Related: Chronic Lymphocytic Leukemia (CLL) CLL - Molecular Biology TP53

Okuhashi Y, Itoh M, Nara N, Tohda S
NOTCH knockdown affects the proliferation and mTOR signaling of leukemia cells.
Anticancer Res. 2013; 33(10):4293-8 [PubMed] Related Publications
AIM: The effects of small interfering RNA (siRNA)-mediated knockdown of NOTCH1 and NOTCH2 on cell proliferation and downstream signaling pathways in leukemia cells were examined.
MATERIALS AND METHODS: Two T-lymphoblastic leukemia (T-ALL) cell lines and two acute myeloblastic leukemia (AML) cell lines were transfected with siRNAs targeting NOTCH1 and NOTCH2. The effects of knockdown on cell proliferation and protein expression were examined by colorimetric WST-8 assay and immunoblotting, respectively.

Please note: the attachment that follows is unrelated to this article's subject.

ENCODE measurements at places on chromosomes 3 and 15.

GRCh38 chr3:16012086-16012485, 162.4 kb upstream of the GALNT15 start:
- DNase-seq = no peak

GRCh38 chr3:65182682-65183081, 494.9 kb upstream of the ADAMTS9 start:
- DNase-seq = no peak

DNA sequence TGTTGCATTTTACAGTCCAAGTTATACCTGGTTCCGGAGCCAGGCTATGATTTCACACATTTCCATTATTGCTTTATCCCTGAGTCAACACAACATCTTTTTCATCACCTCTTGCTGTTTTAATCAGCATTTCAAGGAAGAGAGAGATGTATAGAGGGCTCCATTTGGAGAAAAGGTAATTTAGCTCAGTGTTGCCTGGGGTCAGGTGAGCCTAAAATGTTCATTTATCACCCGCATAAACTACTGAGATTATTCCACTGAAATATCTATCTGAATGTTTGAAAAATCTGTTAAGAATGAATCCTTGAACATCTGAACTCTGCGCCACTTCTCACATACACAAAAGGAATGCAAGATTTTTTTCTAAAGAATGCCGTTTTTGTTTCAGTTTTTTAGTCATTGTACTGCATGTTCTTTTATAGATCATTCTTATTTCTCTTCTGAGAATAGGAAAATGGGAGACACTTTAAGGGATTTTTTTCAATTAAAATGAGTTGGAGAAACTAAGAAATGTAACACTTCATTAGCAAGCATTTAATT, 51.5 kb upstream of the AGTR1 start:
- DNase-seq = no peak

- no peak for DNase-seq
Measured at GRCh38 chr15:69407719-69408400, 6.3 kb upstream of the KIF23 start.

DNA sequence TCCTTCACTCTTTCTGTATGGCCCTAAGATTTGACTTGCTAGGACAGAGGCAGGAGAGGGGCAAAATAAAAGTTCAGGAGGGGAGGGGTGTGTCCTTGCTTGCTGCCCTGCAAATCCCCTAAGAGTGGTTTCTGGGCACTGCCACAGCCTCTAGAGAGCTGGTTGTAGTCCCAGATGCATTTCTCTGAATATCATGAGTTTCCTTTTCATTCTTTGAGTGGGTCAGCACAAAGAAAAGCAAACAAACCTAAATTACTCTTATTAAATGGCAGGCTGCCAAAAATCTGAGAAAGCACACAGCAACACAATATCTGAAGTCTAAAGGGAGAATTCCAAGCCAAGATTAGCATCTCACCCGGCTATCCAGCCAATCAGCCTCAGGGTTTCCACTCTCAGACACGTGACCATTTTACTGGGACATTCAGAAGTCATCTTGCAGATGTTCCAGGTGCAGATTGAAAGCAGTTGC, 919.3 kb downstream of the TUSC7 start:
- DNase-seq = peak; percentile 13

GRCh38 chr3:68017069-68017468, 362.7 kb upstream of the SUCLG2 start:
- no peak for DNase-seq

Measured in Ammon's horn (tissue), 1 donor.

RESULTS: In T-ALL cell lines, NOTCH1 knockdown as well as NOTCH2 knockdown suppressed cell proliferation and induced apoptosis. v-Myc avian myelocytomatosis viral oncogene homolog (MYC) protein expression was down-regulated in NOTCH1-knockdown cells but not affected in NOTCH2-knockdown cells. In AML cell lines, cell proliferation was not significantly affected by NOTCH siRNAs. NOTCH2 knockdown increased the level of cleaved NOTCH1 fragment without increasing NOTCH1 expression. NOTCH knockdown reduced the level of mechanistic target of rapamycin (mTOR) protein in the monoblastic leukemia cell line THP-1. Contrastingly, NOTCH activation by NOTCH ligand stimulation increased the expression of mTOR in THP-1 cells.